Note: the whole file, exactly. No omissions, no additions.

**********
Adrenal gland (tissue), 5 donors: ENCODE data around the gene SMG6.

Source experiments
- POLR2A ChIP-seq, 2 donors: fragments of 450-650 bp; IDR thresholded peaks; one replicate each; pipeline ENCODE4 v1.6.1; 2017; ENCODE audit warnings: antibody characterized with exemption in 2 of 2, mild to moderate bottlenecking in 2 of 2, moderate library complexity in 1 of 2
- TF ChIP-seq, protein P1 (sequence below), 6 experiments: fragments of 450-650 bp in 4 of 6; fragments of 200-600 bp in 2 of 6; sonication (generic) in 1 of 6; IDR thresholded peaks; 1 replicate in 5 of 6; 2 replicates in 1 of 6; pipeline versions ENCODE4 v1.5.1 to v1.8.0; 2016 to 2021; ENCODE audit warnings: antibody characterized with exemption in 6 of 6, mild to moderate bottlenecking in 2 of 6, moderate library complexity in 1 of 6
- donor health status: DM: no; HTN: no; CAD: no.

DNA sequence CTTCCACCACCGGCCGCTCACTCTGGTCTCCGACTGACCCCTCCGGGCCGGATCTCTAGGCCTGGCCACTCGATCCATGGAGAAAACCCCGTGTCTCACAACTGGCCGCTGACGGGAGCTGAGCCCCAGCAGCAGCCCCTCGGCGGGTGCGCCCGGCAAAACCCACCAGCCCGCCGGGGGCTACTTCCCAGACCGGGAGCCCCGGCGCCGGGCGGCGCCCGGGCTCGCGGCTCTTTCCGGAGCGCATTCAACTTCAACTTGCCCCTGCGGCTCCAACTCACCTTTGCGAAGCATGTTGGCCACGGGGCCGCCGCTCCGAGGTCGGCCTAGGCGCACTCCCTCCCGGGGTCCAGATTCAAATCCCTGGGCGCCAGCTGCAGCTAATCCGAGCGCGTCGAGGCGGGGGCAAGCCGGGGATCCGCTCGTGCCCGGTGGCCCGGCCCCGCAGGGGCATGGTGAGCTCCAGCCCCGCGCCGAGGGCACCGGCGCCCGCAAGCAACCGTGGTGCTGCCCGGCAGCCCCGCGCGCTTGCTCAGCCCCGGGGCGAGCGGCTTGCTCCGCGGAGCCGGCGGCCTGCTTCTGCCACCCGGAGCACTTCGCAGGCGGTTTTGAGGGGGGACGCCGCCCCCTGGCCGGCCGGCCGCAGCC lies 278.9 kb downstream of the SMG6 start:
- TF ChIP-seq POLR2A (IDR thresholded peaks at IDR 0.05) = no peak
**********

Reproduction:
Adrenal gland (tissue), 5 donors: ENCODE data around the gene SMG6.

Source experiments
- POLR2A ChIP-seq, 2 donors: fragments of 450-650 bp; IDR thresholded peaks; one replicate each; pipeline ENCODE4 v1.6.1; 2017; ENCODE audit warnings: antibody characterized with exemption in 2 of 2, mild to moderate bottlenecking in 2 of 2, moderate library complexity in 1 of 2
- TF ChIP-seq, protein P1 (sequence below), 6 experiments: fragments of 450-650 bp in 4 of 6; fragments of 200-600 bp in 2 of 6; sonication (generic) in 1 of 6; IDR thresholded peaks; 1 replicate in 5 of 6; 2 replicates in 1 of 6; pipeline versions ENCODE4 v1.5.1 to v1.8.0; 2016 to 2021; ENCODE audit warnings: antibody characterized with exemption in 6 of 6, mild to moderate bottlenecking in 2 of 6, moderate library complexity in 1 of 6
- donor health status: DM: no; HTN: no; CAD: no.

DNA sequence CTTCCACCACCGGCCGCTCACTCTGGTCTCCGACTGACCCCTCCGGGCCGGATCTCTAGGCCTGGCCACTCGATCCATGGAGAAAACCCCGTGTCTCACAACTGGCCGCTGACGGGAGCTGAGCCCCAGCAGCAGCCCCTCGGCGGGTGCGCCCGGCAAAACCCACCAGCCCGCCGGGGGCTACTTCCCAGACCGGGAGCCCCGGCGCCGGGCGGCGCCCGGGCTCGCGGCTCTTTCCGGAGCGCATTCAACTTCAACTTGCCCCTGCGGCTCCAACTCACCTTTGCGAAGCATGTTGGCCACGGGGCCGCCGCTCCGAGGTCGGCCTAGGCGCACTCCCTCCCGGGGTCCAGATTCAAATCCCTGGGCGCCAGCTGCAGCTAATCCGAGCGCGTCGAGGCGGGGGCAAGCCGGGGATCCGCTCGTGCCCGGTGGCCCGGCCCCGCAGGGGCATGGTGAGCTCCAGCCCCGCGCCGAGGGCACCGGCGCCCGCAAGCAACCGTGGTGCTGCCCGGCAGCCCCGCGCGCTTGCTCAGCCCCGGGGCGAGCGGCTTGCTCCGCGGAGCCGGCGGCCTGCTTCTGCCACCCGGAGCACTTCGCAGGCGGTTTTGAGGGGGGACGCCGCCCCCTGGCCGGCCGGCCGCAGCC lies 278.9 kb downstream of the SMG6 start:
- TF ChIP-seq POLR2A (IDR thresholded peaks at IDR 0.05) = no peak